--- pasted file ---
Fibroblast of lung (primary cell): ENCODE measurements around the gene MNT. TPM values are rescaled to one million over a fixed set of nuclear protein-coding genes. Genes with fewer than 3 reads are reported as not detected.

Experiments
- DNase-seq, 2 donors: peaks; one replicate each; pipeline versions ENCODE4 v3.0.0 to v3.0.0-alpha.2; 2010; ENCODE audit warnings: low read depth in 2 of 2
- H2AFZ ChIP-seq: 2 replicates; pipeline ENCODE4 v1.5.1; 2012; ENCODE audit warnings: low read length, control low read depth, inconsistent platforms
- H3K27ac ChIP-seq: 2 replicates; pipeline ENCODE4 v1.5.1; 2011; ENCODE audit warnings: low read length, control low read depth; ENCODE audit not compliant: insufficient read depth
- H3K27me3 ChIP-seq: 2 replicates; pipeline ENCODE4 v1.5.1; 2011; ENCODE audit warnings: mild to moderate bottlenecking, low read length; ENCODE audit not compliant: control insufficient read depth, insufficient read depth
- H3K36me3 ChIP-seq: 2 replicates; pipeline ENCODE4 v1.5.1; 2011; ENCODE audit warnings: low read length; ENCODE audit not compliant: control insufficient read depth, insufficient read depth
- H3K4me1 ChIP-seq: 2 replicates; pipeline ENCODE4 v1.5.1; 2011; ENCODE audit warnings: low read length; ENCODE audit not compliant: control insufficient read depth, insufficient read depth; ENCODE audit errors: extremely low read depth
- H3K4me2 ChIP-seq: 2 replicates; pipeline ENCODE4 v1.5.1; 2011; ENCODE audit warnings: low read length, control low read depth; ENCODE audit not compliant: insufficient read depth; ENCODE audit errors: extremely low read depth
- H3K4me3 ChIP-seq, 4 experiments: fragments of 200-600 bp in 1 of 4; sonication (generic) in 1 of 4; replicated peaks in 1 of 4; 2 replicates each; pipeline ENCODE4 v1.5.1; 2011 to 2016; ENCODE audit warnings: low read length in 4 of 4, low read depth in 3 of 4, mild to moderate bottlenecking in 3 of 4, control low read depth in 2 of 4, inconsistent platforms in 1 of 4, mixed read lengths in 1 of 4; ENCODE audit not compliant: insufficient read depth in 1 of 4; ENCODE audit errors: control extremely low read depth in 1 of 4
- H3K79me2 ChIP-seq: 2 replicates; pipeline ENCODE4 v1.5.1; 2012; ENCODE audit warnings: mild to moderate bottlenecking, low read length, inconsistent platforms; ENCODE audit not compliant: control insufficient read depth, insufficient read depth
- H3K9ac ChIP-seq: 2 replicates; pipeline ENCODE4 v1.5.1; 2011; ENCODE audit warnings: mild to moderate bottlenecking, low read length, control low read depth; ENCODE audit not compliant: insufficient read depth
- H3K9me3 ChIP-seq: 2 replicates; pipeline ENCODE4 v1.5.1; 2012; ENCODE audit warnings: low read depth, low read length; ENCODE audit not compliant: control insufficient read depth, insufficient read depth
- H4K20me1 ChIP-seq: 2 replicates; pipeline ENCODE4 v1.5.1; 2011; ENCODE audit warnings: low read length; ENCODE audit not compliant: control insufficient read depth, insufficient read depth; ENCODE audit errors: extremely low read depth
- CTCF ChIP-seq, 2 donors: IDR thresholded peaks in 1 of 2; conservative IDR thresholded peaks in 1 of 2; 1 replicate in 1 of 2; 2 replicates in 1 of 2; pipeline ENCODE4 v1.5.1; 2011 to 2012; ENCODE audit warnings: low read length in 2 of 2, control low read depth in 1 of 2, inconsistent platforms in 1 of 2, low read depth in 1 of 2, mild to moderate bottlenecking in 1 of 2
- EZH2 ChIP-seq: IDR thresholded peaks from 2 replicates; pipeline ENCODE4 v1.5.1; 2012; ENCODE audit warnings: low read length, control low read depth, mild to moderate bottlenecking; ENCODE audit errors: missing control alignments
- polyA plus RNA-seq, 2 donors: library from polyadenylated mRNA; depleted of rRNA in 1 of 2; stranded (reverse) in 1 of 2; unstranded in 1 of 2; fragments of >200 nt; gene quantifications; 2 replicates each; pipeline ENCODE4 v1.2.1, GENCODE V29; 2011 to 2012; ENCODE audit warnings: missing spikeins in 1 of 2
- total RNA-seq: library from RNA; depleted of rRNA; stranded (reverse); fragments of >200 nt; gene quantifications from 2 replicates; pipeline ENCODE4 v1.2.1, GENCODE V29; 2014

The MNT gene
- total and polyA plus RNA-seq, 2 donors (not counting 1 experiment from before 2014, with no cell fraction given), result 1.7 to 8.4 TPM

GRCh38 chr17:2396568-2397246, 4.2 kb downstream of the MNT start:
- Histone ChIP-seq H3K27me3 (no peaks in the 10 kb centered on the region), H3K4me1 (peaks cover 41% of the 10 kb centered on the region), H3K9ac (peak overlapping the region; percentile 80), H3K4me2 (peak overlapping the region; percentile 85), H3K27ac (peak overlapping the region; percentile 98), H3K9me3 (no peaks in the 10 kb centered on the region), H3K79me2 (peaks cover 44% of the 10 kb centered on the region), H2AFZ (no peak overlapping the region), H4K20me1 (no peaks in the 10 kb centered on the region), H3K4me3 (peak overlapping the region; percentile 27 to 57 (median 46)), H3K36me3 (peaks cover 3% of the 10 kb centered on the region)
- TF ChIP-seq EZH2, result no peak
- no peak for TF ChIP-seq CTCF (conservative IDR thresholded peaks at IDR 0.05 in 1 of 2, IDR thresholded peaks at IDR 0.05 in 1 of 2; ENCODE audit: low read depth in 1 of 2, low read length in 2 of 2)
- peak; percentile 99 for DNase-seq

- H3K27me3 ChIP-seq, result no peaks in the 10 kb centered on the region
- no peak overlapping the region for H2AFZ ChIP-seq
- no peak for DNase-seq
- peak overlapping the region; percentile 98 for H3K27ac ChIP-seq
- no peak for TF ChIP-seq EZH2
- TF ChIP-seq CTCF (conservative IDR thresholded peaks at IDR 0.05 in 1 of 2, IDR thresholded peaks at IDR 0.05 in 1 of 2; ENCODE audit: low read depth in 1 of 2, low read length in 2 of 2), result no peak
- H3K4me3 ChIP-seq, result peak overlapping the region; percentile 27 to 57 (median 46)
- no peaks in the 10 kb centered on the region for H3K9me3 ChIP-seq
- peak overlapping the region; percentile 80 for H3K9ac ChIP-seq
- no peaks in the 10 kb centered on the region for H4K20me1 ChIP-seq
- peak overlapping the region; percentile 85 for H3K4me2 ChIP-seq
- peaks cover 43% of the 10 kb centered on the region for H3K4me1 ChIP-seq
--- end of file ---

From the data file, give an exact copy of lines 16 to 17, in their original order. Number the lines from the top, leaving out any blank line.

- EZH2 ChIP-seq: IDR thresholded peaks from 2 replicates; pipeline ENCODE4 v1.5.1; 2012; ENCODE audit warnings: low read length, control low read depth, mild to moderate bottlenecking; ENCODE audit errors: missing control alignments
- polyA plus RNA-seq, 2 donors: library from polyadenylated mRNA; depleted of rRNA in 1 of 2; stranded (reverse) in 1 of 2; unstranded in 1 of 2; fragments of >200 nt; gene quantifications; 2 replicates each; pipeline ENCODE4 v1.2.1, GENCODE V29; 2011 to 2012; ENCODE audit warnings: missing spikeins in 1 of 2